Census records for these thre decades include names of everyone in household. Relationships are not specified and one of the pitfalls of genealogy is making relationship inferences from the composition of the household. Most, if not all, are indexed (at least by head of family) in book indexes, which are available at libraries with large genealogy collections. Online subscription services index all of these censuses, although some may be limited to head of household.
1790-1840 Census Records (outline)
These are step-children of census records. Incomplete, hard to read and naming only the head of household, they are too often overlooked by researchers. Some of the census records 1790-1840 did not survive.
Forms are especially helpful when working with the 1790-1840 census records.
I especially like the 1790-1840 Census Analyzer available from Kindred Keepsakes page of free forms.
CensusMate: A site that has several aids and guides for pre 1850 census records; you'll want to take advantage especially of the ability to get both .pdf and spreadsheet versions of extraction forms specific to he 1790-1840 time span . With the latter, you can enter data right onto the form. (If you download the Excel version, note there are two tabs on the bottom. One is for the instructions, which opens with the file and other is where you find the spreadsheet itself). See also...
John Michael Neill presents a 5 part case study of using pre-1850 census records as a basis for research.
Pt. 1 Categorizing Pre 1850 Census Records
Pt 2 Analyzing Pre 1850 Census Records pt.2
pt 3. The Saga of Thomas Chaney pt 3 The Wife
pt.4 Chasing Thomas Chaney in post 1840 Census Records
pt. 5 More Chasing the Ever Changing Chaneys Know what information you can expect to find, using these guides:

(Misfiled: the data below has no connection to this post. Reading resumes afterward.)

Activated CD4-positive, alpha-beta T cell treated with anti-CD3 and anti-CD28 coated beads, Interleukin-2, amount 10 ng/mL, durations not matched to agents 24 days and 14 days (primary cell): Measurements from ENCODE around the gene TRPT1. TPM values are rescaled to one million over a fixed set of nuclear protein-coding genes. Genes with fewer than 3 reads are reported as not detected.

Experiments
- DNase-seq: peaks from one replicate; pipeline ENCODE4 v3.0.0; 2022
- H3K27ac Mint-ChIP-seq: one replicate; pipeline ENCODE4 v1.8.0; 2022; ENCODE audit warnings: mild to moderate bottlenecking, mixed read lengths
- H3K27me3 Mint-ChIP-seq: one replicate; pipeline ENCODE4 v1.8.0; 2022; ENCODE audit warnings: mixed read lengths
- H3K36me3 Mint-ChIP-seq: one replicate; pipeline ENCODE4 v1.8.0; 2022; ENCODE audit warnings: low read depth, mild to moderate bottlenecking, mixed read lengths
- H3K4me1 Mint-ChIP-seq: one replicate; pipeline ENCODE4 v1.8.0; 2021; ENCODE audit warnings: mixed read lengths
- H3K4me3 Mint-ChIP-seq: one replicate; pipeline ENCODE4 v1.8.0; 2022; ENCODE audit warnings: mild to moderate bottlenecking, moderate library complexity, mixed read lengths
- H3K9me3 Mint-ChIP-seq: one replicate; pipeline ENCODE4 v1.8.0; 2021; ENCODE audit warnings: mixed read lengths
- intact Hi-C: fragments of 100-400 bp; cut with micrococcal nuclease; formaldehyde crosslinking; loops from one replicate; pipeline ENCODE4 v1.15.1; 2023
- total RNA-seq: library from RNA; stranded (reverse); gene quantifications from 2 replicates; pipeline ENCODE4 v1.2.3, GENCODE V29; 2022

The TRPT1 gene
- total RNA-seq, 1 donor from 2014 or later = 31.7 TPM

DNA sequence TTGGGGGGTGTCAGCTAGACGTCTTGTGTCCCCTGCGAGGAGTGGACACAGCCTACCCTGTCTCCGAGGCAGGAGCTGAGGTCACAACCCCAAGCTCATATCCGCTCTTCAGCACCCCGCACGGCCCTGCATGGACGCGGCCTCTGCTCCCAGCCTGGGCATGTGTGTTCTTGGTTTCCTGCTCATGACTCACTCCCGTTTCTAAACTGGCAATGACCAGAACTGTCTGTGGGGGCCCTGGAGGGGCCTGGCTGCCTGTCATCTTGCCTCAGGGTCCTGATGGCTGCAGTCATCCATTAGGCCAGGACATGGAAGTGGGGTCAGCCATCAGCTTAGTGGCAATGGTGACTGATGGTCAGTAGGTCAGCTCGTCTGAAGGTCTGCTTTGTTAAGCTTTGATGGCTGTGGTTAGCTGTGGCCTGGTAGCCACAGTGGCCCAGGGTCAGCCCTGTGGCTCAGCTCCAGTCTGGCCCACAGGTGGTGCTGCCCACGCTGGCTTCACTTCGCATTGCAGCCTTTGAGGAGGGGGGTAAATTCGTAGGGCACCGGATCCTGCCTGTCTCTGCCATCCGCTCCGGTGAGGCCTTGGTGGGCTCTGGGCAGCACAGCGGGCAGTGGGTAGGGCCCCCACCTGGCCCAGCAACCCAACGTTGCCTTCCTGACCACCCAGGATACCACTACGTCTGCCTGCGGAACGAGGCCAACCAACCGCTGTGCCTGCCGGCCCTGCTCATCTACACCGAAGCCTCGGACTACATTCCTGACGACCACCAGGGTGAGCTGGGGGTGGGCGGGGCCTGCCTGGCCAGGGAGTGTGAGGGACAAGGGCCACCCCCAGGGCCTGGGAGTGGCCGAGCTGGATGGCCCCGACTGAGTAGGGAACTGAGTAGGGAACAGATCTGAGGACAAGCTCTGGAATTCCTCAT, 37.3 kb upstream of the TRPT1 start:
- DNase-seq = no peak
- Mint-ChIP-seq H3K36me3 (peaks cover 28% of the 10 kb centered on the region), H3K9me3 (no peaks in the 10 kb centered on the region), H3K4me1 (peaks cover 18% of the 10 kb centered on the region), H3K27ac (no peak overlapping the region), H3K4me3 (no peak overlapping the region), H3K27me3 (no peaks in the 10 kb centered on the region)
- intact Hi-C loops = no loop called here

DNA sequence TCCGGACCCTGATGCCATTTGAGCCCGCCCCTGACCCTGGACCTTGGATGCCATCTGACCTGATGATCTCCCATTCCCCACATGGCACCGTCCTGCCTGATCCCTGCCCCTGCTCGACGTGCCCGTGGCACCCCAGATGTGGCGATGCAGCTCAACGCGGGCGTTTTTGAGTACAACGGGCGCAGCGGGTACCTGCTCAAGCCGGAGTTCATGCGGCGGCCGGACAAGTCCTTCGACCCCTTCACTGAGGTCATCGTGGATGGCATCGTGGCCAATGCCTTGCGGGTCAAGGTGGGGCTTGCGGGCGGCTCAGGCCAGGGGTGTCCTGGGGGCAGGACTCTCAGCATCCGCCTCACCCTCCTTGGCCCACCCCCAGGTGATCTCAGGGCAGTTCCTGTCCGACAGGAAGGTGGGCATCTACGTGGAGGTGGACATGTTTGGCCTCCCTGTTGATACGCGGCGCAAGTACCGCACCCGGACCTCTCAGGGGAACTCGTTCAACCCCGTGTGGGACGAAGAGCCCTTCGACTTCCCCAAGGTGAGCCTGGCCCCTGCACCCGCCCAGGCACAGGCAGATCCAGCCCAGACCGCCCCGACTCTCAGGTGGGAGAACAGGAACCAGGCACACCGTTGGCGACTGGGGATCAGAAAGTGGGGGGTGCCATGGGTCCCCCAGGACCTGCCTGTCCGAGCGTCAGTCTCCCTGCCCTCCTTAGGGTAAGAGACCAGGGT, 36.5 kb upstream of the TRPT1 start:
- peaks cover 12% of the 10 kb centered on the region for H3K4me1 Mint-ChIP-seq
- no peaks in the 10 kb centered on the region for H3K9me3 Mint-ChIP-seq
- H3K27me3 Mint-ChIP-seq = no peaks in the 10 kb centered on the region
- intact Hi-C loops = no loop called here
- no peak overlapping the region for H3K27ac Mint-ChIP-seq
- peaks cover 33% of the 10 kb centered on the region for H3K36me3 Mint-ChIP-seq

Where to find census records.
There is a lot of sharing amongst genealogists. Rootsweb has a census look-up mailing list that you can use sometimes to get a census record from a volunteer-- or volunteer to look for others. Also there is a U.S. GenWeb Census Project census lookup message board.
To find your own records on the census ... first you will probably want to see what is available on the interent. You may still find that you need to use a film copy.
Available on the Internet:
1) Access to a site through your local library
2) Information available on free Sites
3) $ Personal subscriptions $
1) Use one of the subscription database available through your local public or academc library's electronic resources collections. Right now the two most widely available are Ancestry Library Edition and Heritage Quest Online. Not all libraries have both; if your library doesn't have at least one, submit a suggestion/request that the library make it available.
- Not available by personal subscription; only allows access through a library subscription
- Access through your local public library. (Michigan residents can use Mel)